Difference between revisions of "The Dark Mod - Compilation Guide"

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You need the following packages:
 
You need the following packages:
  
  apt-get install ia32-libs scons g++ g++-multilib m4
+
  apt-get install ia32-libs scons g++ g++-multilib m4 zip
 
  apt-get install libglew1.5-dev libpng12-dev libjpeg62-dev
 
  apt-get install libglew1.5-dev libpng12-dev libjpeg62-dev
  apt-get install libc6-dev-i386 libxxf86vm-dev libopenal-dev libasound2-dev
+
  apt-get install libc6-dev-i386 libxxf86vm-dev libopenal-dev libasound2-dev libxext-dev
  
 
You must also edit '''sys/scons/SConscript.game''' and add the following lines near where ''local_env.Append'' is alread used:
 
You must also edit '''sys/scons/SConscript.game''' and add the following lines near where ''local_env.Append'' is alread used:

Revision as of 21:36, 14 October 2012

This guide should provide you with enough information to compile The Dark Mod's game code from source.

The sources are available through "snapshots", i.e. whenever the Dark Mod team is releasing a new update (e.g. TDM 1.01) the corresponding sources are released as well.

Download the sources

You can download the latest source package from our website: http://www.thedarkmod.com/download_source.php

Windows

For Windows you'll need Visual Studio to compile the project, you can get the free Express editions from the Microsoft website. It should work with every version starting from VC++ 2008 upwards. (Note: you don't need a Platform SDK for VC++ 2008).

Download the sources and unpack them somewhere. You'll find a d3game.sln solution file (which is in VC++ 2008 format), which you can double-click to open in Visual Studio.

Once opened, select the Configuration Type in the topmost toolbar (either "release" or "debug", depending on what you want to do) and hit "Build Solution" (Ctrl-Shift-B). The compilation usually takes a few minutes, watch the output window at the bottom of Visual Studio. Once completed, you'll find the compiled gamex86.dll in a subfolder named "releasedll" (for release builds" or "debugdll" (for debug builds).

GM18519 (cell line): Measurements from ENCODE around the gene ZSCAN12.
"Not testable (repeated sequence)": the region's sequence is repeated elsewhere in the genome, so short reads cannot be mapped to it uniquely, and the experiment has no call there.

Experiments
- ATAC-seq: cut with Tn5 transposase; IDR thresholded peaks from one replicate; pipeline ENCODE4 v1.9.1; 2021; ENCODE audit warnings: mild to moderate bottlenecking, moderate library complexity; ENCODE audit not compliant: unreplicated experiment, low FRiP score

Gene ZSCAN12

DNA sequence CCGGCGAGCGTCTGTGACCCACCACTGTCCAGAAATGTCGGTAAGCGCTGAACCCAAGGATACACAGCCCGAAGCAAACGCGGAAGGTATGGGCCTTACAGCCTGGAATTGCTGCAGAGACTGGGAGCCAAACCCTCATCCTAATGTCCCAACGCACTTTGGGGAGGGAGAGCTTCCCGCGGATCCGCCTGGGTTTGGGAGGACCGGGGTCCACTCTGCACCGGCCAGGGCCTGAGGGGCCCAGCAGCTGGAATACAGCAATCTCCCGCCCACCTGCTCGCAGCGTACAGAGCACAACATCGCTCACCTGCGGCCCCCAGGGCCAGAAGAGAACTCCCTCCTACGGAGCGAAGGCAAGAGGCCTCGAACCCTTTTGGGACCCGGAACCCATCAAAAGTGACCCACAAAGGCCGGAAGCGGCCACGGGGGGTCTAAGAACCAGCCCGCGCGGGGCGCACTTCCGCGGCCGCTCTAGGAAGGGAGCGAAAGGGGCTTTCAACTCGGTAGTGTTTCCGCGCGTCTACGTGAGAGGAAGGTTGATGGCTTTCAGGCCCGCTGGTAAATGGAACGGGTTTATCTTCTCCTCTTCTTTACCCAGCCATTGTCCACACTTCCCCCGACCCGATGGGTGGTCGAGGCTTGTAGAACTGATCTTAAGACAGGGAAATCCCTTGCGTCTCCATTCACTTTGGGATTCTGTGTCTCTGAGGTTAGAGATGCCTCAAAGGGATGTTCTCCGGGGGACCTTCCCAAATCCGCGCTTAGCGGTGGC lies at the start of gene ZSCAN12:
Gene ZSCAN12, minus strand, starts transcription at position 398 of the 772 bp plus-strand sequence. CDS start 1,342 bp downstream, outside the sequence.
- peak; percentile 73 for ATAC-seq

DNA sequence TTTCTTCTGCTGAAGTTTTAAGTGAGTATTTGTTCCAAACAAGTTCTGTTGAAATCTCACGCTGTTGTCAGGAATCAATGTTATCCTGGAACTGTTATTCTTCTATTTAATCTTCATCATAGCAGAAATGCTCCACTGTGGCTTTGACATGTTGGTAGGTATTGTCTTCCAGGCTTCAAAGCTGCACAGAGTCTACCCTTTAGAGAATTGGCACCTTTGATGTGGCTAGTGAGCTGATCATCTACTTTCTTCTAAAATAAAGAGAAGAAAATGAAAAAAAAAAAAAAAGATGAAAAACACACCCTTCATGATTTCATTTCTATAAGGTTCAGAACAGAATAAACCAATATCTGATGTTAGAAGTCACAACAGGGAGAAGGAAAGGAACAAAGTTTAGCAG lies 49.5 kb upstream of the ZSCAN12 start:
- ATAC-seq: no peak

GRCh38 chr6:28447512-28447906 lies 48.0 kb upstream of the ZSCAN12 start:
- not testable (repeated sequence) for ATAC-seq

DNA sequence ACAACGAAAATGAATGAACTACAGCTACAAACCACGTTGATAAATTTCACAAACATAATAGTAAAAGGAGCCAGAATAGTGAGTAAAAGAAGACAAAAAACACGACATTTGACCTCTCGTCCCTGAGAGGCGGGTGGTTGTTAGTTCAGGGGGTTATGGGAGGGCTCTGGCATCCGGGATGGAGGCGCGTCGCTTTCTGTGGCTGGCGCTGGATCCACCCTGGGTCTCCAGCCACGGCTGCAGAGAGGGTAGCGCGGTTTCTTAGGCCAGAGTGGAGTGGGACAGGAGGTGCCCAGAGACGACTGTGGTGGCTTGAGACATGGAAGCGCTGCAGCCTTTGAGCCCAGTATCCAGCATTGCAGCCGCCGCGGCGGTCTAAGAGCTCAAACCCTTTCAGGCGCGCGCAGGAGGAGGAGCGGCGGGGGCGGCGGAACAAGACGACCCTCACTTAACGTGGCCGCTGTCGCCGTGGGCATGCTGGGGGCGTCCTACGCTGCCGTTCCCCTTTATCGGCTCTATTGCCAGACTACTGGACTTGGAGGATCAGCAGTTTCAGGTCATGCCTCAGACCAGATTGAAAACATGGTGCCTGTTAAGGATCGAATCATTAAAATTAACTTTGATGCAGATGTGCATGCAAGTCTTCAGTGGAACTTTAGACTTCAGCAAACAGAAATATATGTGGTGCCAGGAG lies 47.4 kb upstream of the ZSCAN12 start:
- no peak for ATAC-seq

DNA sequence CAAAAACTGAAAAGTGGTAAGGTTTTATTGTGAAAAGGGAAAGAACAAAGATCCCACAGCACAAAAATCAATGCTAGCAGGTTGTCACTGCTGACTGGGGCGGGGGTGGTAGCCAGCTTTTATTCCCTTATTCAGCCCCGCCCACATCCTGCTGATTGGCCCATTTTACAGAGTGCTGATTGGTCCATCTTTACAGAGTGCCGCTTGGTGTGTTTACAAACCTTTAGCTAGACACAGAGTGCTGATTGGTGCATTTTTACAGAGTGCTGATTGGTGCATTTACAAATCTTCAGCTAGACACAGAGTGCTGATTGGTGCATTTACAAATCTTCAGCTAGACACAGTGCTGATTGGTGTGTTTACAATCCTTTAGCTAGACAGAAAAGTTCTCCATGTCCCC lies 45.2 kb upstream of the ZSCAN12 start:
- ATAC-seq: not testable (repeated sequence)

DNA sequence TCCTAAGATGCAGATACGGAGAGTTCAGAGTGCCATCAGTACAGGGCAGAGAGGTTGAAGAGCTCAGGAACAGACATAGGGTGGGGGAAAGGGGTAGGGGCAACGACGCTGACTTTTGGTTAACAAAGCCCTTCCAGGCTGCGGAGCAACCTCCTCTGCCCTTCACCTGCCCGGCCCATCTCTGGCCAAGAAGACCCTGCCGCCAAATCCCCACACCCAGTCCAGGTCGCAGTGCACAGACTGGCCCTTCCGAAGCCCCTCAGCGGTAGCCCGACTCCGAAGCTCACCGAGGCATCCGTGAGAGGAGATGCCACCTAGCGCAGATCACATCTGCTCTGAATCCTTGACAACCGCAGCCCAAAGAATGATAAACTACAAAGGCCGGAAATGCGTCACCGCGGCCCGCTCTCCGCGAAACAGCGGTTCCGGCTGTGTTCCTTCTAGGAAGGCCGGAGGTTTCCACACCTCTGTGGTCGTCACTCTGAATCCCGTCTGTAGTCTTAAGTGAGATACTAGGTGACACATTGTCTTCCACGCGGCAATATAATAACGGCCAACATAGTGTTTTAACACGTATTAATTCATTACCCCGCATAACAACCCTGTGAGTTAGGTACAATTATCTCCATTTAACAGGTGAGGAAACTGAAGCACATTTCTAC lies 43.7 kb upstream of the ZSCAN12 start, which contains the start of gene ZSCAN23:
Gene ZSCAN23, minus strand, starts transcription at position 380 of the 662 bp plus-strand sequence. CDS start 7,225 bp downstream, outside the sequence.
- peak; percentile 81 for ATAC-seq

In order to "install" the gamex86.dll, you need to copy it somewhere where Doom3.exe can find it. There are two ways to do that: either you place the dll right next to your DOOM3.exe which will override any other mechanism (the game will always load the DLL right next to DOOM3.exe first), or you put them in a PK4 (along with a binary.conf file) and place it in your mod folder. There is some info on www.iddevnet.com/doom3 about how to do that.

Debugging the Game

To debug your custom built game code, you need to attach Visual Studio's debugger to the Doom3.exe process. There are two ways to accomplish that:

The quick one:

  1. Go to Visual Studio and open the d3game solution
  2. Start the game (either through tdmlauncher.exe or through DOOM3.exe plus command lines)
  3. Once the game is up and running, Alt-Tab back to Visual Studio
  4. Go to menu "Debug" > "Attach to Process..." and select the DOOM3.exe process from the list in that dialog popping up.
  5. The debugger will now attach to Doom3 (along with all loaded DLLs) and you can now place breakpoints or intercept game crashes.

The longer one (if you debug your game more than once or twice):

  1. Go to Visual Studio and open the d3game solution
  2. Right-click the Solution in the "Solution Explorer" and select "Add" > "Existing Project..."
  3. Browse to DOOM3.exe and select that, you'll see the DOOM3.exe project added to your solution explorer view.
  4. Right-Click the DOOM3.exe and choose "Select as startup project".
  5. Now you can start the debugger just by hitting F5 and Visual Studio will automatically attach to the Doom3 process.
  6. [Optional]: You can specify command line parameters to Doom3.exe by opening the Doom3.exe project properties and adding the desired parameters (e.g. com_allowConsole or fs_game_base/fs_game) to the "Command Arguments" item. This is necessary if you want to debug a specific TDM mission (although in this case, employing the "quick" method above is easier).

Note: you can still attach your debugger to any running DOOM3.exe process with the second method.

In Visual Studio Express 2010 (and later), you will first need to switch to Expert Settings via "Tools > Settings" to enable the "Debug" > "Attach to Process" option.

Troubleshooting

My breakpoints don't work (they are hollow circles instead of full ones)